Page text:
In short, even “purely” classical RNGs can be way, way too complex for any one to be concerned in any way about their predictability. They are unpredictable. You don’t have to go chase the QM level just in order to ensure unpredictability.

Just take one of those WinTV lottery draw machines [^], start the air flow, get your prediction algorithm running on your computer (whether classical or quantum), and try to predict the next ball that would come out once the switch is pressed. Let me be generous. Assume that the switch gets pressed at exactly predictable intervals.

5. The Height of the Tallest Possible Man (HTPM):

If you still insist on the supposedly “logical” superiority of the QM-level RNGs, make sure to understand the MVLSN principle well.

The issue here is somewhat like asking this question:

What could possibly be the upper limit to the height of man, taken as a species? Not any other species (like the legendary “yeti”), but human beings, specifically. How tall can any man at all get? Where do you draw the line?

People could perhaps go on arguing, with at least some fig-leaf of epistemological legitimacy, over numbers like 12 feet vs. 14 feet as the true limit. (The world record mentioned in the Guinness Book is slightly under 9 feet [^]. The ceiling in a typical room is about 10 feet high.) Why, they could even perhaps go like: “Ummmm… may be 12 feet is more likely a limit than 24 feet? whaddaya say?”

Being very generous of spirit, I might still describe this as a borderline case of madness. The reason is, in the act of undertaking even just a probabilistic comparison like that, the speaker has already agreed to assign non-zero probabilities to all the numbers belonging to that range. Realize, no one would invoke the ideas of likelihood or probability theory if he thought that the probability for an event, however calculated, was always going to be zero. He would exclude certain kinds of ranges from his analysis to begin with—even for a stochastic analysis. … So, madness it is, even if, in my most generous mood, I might regard it as a borderline madness.

But if you assume that a living being has all the other characteristic of only a human being (including being naturally born to human parents), and if you still say that in between the two statements: (A) a man could perhaps grow to be 100 feet tall, and (B) a man could perhaps grow to be 200 feet tall, it is the statement (A) which is relatively and logically more reasonable, then what the principle (MVLSN) says is this: “you basically have lost all your epistemological bearing.”

That’s nothing but complex (actually, philosophic) for saying that you have gone mad, full-stop.

The law of the meaningless of the very large or very small numbers does have a certain basis in epistemology. It goes something like this:

Abstractions are abstractions from the actually perceived concretes. Hence, even while making just conceptual projections, the range over which a given abstraction (or concept) can remain relevant is determined by the actual ranges in the direct experience from which they were derived (and the nature, scope and purpose of that particular abstraction, the method of reaching it, and its use in applications including projections). Abstractions cannot be used in disregard of the ranges of the measurements over which they were formed.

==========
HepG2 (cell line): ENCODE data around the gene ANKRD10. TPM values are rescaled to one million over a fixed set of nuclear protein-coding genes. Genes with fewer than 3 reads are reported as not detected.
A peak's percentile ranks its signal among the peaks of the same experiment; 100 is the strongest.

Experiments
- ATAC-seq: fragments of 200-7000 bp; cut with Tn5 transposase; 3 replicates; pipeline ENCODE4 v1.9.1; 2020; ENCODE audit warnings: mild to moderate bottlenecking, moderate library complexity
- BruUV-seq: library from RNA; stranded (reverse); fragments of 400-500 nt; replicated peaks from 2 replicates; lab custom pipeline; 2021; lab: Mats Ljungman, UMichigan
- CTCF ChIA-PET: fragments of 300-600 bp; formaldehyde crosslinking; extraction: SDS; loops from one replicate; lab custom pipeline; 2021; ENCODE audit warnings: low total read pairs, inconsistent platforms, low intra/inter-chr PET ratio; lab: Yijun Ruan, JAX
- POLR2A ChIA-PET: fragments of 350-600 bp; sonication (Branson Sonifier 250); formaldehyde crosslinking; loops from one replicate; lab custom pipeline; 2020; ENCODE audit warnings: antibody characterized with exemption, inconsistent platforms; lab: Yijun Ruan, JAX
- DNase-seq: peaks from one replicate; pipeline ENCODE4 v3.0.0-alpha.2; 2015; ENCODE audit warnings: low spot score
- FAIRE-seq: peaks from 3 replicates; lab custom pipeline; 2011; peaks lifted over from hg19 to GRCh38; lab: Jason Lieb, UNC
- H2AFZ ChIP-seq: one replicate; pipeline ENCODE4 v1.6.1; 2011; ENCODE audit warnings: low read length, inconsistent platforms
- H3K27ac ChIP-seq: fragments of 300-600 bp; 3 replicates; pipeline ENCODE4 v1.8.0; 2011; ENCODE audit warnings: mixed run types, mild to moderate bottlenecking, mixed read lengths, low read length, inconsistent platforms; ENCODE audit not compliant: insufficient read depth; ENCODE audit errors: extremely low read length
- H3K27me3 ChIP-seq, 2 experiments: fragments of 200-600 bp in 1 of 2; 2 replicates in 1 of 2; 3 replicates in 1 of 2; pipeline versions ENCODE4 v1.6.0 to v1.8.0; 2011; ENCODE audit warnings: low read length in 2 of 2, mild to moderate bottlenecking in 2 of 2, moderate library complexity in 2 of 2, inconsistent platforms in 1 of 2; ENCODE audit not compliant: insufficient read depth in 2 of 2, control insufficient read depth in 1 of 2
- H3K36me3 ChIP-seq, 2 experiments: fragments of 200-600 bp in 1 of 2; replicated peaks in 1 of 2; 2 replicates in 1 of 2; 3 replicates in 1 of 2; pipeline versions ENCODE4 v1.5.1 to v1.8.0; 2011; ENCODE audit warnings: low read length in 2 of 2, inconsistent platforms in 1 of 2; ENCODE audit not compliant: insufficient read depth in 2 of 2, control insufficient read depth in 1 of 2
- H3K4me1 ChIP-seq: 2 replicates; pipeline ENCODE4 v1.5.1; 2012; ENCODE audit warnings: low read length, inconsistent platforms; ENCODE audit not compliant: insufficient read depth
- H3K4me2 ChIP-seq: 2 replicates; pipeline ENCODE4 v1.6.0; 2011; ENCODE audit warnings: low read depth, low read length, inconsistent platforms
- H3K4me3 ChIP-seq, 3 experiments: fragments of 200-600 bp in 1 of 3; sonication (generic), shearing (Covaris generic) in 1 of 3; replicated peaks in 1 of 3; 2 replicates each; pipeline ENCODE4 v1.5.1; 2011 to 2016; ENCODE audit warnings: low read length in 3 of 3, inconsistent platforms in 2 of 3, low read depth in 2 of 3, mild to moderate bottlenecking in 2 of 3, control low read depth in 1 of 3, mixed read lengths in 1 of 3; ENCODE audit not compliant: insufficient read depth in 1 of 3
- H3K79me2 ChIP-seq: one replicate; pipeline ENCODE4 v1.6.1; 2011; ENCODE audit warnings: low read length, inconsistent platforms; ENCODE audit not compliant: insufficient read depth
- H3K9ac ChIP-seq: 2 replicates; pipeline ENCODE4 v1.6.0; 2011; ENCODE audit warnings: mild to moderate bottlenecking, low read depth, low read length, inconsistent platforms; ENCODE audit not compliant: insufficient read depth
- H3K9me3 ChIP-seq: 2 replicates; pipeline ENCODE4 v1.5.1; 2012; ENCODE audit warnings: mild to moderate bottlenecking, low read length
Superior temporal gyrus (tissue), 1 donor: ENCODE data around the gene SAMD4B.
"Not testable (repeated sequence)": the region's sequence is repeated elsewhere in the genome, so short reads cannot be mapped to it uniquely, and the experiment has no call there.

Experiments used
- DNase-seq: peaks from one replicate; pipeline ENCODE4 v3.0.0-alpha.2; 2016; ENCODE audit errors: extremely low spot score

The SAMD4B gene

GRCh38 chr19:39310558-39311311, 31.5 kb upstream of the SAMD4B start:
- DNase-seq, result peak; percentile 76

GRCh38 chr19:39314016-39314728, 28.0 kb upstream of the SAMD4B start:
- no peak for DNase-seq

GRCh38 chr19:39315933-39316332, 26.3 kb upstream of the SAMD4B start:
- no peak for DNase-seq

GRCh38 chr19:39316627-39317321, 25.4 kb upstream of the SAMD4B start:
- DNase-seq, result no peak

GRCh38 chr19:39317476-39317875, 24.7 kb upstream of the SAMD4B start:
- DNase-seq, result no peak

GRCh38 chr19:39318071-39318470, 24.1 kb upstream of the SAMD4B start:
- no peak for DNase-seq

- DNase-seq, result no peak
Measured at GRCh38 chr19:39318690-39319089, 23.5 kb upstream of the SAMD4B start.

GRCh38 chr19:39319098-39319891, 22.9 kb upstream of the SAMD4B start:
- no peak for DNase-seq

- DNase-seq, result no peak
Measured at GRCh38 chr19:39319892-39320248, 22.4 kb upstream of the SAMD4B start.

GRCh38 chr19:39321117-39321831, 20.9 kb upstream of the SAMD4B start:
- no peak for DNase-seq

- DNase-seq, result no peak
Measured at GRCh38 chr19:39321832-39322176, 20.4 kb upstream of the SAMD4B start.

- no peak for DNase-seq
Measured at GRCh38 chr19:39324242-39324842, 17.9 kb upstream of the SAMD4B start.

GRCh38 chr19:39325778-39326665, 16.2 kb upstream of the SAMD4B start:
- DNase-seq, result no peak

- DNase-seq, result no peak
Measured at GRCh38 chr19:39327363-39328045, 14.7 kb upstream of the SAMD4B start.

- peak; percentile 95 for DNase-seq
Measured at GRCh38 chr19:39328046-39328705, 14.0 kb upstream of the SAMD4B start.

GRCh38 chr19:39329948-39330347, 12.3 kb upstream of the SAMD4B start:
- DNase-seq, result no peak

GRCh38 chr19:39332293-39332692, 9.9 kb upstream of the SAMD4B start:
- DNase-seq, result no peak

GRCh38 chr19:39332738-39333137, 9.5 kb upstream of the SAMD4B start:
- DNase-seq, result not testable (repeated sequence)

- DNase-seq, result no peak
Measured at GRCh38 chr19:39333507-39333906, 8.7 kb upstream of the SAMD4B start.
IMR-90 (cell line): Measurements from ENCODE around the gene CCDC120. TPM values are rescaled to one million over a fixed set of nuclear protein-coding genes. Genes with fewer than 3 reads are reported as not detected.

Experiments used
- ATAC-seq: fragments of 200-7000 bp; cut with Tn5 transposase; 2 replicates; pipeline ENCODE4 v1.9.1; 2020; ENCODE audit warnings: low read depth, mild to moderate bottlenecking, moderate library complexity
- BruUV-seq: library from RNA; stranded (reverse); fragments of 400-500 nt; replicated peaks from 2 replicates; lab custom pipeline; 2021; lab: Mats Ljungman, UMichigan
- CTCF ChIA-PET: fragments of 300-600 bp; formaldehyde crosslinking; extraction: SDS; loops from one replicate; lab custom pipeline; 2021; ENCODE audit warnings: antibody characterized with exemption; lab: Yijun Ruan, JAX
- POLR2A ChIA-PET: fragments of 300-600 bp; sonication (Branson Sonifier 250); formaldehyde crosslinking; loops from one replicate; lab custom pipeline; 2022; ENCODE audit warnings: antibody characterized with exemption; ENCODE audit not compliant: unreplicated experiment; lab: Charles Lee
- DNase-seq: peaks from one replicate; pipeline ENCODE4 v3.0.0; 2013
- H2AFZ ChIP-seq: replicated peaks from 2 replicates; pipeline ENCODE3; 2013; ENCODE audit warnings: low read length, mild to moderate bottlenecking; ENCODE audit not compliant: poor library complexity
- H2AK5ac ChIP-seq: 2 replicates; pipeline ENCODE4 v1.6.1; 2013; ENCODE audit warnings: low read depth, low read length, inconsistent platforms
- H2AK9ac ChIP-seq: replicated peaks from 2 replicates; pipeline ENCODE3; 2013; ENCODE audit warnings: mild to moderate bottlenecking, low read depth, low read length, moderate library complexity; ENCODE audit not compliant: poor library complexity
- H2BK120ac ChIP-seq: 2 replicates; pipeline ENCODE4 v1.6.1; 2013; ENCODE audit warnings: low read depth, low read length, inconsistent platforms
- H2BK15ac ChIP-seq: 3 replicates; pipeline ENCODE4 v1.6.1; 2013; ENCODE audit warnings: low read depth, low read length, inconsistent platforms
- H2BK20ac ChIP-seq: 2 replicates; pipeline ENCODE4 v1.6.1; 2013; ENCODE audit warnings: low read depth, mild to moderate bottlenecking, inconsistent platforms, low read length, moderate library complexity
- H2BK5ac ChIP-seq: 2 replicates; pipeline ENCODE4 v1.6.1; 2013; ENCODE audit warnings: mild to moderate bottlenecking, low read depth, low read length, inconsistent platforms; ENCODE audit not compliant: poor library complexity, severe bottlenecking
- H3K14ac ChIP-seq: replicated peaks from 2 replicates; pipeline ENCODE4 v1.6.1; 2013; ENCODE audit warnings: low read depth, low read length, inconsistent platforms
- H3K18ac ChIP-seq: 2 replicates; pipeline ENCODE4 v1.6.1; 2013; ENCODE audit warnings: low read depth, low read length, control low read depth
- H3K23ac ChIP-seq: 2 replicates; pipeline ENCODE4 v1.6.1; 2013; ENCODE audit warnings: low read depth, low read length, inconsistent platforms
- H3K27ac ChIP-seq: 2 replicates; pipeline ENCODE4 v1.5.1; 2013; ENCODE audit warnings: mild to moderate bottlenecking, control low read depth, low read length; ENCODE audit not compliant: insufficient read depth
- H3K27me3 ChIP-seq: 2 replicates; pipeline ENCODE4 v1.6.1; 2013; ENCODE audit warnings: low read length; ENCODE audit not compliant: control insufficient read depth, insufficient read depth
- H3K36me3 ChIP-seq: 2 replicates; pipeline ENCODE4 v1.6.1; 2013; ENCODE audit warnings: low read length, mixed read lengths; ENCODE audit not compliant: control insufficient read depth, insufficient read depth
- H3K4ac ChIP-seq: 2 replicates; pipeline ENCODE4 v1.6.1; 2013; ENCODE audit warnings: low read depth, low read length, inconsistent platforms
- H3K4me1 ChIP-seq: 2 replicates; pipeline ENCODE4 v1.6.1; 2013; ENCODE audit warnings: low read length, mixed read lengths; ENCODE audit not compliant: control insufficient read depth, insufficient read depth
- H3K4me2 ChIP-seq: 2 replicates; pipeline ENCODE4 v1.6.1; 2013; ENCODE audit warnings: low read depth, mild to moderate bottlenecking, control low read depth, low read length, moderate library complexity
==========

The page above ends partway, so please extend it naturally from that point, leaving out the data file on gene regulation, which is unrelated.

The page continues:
I think that after having seen the sort of crazy things that even simplest nonlinear systems with fewest variables and parameters can do (for instance, which weather agency in the world can make predictions (to the accuracy demanded by newspapers) beyond 5 days? who can predict which way is the first vortex going to be shed even in a single cylinder experiment?), it’s very easy to conclude that the CM-level vs. QM-level RNG distinction is comparable to the argument about the greater reasonableness of a 100 feet tall man vs. that of a 200 feet tall man. It’s meaningless. And, madness.

6. Aaronson’s further points:

To be fair, much of the above write-up was not meant for Aaronson; he does readily grant the CM-level RNGs validity. What he says, immediately after the quote mentioned at the beginning of this post, is that if you don’t have the requirement of distributing bits over a network,

…then generating random bits is obviously trivial with existing technology.

However, since Aaronson believes that QM is a linear theory, he does not even consider making a comparison of the nonlinearities involved in QM and CM.

I thought that it was important to point out that even the standard (i.e., Schrodinger’s equation-based) QM is nonlinear, and further, that even if this fact leads to some glaring differences between the two technologies (based on the IAD considerations), such differences still do not lead to any advantages whatsoever for the QM-level RNG, as far as the task of generating random bits is concerned.

As to the task of transmitting them over a network is concerned, Aaronson then notes:

If you do have the requirement, on the other hand, then you’ll have to do something interesting—and as far as I know, as long as it’s rooted in physics, it will either involve Bell inequality violation or quantum computation.

Sure, it will have to involve QM. But then, why does it have to be only a QC? Why not have just special-purpose devices that are quantum mechanically entangled over wires / EM-waves?